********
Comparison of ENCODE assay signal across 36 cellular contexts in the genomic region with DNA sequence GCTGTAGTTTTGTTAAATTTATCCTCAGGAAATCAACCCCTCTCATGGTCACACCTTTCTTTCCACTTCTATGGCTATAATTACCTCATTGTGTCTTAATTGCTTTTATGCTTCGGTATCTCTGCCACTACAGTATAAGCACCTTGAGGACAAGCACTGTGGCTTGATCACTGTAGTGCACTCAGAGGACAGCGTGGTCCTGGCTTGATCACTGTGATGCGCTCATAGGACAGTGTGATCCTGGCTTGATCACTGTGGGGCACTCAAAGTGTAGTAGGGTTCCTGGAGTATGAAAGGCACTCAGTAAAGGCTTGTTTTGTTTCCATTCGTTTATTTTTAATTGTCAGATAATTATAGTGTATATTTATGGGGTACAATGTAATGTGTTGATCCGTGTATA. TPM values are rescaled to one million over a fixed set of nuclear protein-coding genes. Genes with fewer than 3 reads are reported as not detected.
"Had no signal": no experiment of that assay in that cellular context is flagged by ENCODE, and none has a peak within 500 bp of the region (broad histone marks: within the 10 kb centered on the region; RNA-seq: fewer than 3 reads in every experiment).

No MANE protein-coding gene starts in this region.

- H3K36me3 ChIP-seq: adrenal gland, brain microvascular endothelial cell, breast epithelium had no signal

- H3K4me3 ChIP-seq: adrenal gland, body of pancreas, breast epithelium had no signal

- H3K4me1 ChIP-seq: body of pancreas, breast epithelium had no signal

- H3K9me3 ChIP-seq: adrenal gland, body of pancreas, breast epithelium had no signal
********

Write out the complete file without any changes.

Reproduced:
Comparison of ENCODE assay signal across 36 cellular contexts in the genomic region with DNA sequence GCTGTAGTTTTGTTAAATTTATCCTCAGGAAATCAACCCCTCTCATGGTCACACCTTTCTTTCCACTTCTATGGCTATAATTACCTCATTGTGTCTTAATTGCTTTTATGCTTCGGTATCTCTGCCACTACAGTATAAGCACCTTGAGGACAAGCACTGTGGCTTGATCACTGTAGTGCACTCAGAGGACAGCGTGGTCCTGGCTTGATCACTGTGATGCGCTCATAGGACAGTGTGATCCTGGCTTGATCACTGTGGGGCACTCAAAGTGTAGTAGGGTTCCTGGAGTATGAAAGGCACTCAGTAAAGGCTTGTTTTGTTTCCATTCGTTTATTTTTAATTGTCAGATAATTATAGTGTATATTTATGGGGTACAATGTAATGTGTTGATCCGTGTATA. TPM values are rescaled to one million over a fixed set of nuclear protein-coding genes. Genes with fewer than 3 reads are reported as not detected.
"Had no signal": no experiment of that assay in that cellular context is flagged by ENCODE, and none has a peak within 500 bp of the region (broad histone marks: within the 10 kb centered on the region; RNA-seq: fewer than 3 reads in every experiment).

No MANE protein-coding gene starts in this region.

- H3K36me3 ChIP-seq: adrenal gland, brain microvascular endothelial cell, breast epithelium had no signal

- H3K4me3 ChIP-seq: adrenal gland, body of pancreas, breast epithelium had no signal

- H3K4me1 ChIP-seq: body of pancreas, breast epithelium had no signal

- H3K9me3 ChIP-seq: adrenal gland, body of pancreas, breast epithelium had no signal